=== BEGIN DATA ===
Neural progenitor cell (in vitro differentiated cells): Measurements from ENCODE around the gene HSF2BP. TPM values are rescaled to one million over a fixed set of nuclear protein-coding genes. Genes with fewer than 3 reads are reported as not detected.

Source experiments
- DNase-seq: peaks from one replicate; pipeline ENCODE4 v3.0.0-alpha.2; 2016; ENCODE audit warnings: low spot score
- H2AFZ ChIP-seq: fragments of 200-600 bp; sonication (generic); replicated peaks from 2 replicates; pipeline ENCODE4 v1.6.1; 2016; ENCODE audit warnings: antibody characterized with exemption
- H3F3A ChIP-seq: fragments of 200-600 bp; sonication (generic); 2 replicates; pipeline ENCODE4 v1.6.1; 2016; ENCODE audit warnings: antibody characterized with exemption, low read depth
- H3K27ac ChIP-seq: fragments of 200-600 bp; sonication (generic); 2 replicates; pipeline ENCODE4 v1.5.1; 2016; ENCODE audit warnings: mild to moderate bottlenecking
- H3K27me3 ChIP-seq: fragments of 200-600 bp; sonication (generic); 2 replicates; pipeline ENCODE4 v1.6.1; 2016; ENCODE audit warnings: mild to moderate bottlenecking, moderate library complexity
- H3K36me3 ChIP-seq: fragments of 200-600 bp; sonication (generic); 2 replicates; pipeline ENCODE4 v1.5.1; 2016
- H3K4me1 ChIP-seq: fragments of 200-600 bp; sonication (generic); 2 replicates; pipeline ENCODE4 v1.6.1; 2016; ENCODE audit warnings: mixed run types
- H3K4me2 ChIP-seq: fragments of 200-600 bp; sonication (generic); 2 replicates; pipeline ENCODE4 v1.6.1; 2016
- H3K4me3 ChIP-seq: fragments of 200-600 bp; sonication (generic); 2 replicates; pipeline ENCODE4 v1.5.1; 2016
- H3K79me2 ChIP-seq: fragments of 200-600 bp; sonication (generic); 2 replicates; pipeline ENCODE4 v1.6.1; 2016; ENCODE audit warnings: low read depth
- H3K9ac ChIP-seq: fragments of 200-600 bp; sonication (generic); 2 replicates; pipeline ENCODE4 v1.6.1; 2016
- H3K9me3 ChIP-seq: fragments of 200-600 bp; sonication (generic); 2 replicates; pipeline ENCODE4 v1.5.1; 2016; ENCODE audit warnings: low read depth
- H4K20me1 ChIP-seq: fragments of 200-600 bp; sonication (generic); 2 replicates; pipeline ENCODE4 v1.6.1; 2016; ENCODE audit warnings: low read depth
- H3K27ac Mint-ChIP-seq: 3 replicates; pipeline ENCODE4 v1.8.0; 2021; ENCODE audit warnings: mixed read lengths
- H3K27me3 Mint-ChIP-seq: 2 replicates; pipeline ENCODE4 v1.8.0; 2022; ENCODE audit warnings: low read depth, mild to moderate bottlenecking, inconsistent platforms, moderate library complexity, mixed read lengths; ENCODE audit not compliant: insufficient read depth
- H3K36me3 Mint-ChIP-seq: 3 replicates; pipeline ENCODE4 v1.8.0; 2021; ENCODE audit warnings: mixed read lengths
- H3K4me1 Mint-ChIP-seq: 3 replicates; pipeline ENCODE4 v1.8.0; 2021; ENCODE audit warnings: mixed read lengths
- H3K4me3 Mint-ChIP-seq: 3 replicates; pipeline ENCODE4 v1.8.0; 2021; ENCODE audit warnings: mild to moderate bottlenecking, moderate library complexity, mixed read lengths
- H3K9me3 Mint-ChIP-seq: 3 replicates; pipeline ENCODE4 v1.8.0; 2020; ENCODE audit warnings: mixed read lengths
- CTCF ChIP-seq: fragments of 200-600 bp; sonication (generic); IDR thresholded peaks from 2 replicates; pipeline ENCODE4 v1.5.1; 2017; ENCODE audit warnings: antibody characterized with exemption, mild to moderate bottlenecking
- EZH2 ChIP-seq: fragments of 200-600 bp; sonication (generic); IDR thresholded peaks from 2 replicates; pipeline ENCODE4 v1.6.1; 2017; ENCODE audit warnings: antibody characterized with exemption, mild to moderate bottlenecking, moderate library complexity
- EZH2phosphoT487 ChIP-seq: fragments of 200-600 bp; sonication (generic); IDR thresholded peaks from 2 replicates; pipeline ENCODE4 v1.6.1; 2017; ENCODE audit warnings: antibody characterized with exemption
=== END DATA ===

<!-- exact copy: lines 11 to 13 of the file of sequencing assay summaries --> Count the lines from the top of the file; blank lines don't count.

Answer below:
- H3K4me3 ChIP-seq: fragments of 200-600 bp; sonication (generic); 2 replicates; pipeline ENCODE4 v1.5.1; 2016
- H3K79me2 ChIP-seq: fragments of 200-600 bp; sonication (generic); 2 replicates; pipeline ENCODE4 v1.6.1; 2016; ENCODE audit warnings: low read depth
- H3K9ac ChIP-seq: fragments of 200-600 bp; sonication (generic); 2 replicates; pipeline ENCODE4 v1.6.1; 2016